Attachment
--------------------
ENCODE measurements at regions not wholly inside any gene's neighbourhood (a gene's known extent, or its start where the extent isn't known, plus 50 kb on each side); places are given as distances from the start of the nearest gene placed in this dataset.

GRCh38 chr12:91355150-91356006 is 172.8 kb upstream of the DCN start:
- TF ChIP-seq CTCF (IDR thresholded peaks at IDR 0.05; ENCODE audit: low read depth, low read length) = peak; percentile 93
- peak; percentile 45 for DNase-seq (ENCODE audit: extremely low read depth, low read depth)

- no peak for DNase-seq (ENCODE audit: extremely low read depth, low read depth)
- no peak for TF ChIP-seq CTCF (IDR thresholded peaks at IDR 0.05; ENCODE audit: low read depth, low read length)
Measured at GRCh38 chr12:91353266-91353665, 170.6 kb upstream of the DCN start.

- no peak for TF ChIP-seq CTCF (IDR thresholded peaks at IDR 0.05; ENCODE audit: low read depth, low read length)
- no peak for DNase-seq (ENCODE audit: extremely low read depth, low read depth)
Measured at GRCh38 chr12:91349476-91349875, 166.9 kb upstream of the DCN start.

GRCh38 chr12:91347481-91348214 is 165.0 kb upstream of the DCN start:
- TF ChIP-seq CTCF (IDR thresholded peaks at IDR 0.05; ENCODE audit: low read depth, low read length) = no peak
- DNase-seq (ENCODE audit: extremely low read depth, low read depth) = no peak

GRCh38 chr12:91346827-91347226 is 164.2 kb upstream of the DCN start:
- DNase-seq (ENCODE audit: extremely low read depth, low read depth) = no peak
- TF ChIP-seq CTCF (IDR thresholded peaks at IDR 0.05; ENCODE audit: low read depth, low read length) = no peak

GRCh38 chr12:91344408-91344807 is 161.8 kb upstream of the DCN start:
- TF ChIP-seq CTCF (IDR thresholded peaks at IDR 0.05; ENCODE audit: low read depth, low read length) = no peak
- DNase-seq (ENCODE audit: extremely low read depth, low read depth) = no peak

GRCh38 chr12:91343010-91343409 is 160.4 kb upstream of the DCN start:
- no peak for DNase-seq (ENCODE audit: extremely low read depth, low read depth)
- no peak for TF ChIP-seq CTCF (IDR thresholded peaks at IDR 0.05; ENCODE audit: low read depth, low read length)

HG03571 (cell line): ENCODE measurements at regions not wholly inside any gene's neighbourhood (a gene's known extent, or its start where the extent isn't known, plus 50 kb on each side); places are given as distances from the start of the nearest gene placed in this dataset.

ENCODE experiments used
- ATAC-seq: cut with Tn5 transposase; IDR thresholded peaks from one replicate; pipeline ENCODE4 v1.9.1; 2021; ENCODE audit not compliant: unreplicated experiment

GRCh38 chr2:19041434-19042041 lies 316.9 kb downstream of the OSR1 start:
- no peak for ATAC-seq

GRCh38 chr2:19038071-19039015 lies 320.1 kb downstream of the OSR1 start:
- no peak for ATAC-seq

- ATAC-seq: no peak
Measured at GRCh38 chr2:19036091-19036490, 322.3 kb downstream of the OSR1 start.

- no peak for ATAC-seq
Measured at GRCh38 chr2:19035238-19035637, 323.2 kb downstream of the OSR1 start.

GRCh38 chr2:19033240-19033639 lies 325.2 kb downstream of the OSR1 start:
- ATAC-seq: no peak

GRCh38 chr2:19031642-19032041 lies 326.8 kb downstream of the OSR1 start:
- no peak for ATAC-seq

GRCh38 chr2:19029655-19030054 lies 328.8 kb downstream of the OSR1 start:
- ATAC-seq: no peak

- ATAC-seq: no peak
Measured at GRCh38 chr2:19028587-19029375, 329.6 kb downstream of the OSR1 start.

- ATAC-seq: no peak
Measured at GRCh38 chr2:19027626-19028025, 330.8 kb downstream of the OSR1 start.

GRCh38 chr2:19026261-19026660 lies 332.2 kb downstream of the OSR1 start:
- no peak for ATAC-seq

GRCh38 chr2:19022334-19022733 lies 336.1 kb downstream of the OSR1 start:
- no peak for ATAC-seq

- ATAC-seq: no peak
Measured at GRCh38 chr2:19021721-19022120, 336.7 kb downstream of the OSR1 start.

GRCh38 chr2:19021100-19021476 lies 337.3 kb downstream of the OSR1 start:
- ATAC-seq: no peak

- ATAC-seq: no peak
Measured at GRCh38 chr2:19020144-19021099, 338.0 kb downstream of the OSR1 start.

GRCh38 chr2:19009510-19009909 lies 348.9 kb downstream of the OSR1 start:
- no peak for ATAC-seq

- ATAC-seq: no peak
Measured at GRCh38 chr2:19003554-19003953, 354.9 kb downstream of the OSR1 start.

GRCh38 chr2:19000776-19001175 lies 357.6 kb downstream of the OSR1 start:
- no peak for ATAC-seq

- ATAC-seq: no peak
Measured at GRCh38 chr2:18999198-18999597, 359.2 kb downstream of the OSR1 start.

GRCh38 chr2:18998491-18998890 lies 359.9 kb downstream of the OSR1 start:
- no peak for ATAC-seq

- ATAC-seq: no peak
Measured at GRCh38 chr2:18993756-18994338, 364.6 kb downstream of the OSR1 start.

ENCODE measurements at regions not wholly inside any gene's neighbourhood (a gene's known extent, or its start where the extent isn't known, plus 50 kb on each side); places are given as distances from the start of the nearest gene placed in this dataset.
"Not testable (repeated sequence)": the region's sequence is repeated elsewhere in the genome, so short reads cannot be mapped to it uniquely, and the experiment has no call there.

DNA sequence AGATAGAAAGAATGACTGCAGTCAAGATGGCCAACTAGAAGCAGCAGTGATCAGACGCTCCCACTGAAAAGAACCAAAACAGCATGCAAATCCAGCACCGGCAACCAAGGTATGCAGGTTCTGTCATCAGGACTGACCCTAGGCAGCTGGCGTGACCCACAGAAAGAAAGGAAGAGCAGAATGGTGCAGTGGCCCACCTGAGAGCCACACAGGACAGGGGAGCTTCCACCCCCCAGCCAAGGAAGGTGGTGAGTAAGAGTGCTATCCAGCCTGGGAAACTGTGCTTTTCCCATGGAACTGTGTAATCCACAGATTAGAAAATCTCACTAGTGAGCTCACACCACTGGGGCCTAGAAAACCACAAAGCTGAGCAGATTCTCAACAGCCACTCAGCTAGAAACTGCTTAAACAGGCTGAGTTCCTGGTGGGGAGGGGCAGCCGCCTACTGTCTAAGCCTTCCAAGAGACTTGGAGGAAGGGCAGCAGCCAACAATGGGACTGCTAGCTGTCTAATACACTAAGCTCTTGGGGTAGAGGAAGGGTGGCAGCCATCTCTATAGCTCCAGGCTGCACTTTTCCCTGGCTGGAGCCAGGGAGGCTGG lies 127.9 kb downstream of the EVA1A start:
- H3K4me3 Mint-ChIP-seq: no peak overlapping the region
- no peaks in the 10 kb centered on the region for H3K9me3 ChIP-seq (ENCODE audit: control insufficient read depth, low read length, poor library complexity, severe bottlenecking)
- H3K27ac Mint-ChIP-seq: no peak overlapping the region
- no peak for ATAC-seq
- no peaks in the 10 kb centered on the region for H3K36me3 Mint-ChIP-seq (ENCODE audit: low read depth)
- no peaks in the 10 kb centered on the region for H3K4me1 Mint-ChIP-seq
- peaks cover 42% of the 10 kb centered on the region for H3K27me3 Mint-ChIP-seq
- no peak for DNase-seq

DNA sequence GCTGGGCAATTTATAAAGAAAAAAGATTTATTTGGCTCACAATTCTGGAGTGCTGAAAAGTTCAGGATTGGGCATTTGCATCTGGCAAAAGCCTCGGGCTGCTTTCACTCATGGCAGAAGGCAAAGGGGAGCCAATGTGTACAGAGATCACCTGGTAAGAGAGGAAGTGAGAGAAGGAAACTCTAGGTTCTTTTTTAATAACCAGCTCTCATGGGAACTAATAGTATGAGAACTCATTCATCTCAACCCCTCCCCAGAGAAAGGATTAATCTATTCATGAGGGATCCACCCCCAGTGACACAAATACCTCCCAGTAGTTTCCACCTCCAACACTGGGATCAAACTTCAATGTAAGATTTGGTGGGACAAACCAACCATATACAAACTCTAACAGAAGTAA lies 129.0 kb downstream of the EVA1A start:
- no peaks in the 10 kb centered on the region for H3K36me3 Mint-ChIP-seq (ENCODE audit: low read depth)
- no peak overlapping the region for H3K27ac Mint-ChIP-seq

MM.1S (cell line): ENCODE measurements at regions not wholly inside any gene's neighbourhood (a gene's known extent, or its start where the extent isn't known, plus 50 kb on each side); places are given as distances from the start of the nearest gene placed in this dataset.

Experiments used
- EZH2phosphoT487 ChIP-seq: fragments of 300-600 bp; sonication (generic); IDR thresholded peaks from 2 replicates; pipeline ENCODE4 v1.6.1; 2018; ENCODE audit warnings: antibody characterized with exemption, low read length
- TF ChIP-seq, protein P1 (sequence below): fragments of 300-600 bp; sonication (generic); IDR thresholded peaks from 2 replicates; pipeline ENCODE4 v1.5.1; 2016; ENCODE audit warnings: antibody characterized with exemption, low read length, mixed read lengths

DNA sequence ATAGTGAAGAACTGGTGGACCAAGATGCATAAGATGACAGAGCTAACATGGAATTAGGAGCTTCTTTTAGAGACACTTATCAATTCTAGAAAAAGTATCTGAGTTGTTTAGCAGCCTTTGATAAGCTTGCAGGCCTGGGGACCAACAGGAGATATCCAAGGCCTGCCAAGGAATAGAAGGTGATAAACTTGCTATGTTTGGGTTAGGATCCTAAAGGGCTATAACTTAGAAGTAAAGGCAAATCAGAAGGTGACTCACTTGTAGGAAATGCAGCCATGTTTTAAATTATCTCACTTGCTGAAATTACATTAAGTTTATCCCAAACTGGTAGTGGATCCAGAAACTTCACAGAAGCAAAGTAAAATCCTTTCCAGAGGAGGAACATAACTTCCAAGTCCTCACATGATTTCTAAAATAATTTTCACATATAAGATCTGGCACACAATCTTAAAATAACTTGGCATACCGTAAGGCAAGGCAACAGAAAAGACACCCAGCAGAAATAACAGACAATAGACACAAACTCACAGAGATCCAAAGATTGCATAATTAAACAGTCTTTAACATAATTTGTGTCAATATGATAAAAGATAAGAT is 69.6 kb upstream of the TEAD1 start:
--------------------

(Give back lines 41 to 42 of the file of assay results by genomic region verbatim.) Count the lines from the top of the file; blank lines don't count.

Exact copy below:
Measured at GRCh38 chr2:19028587-19029375, 329.6 kb downstream of the OSR1 start.

- ATAC-seq: no peak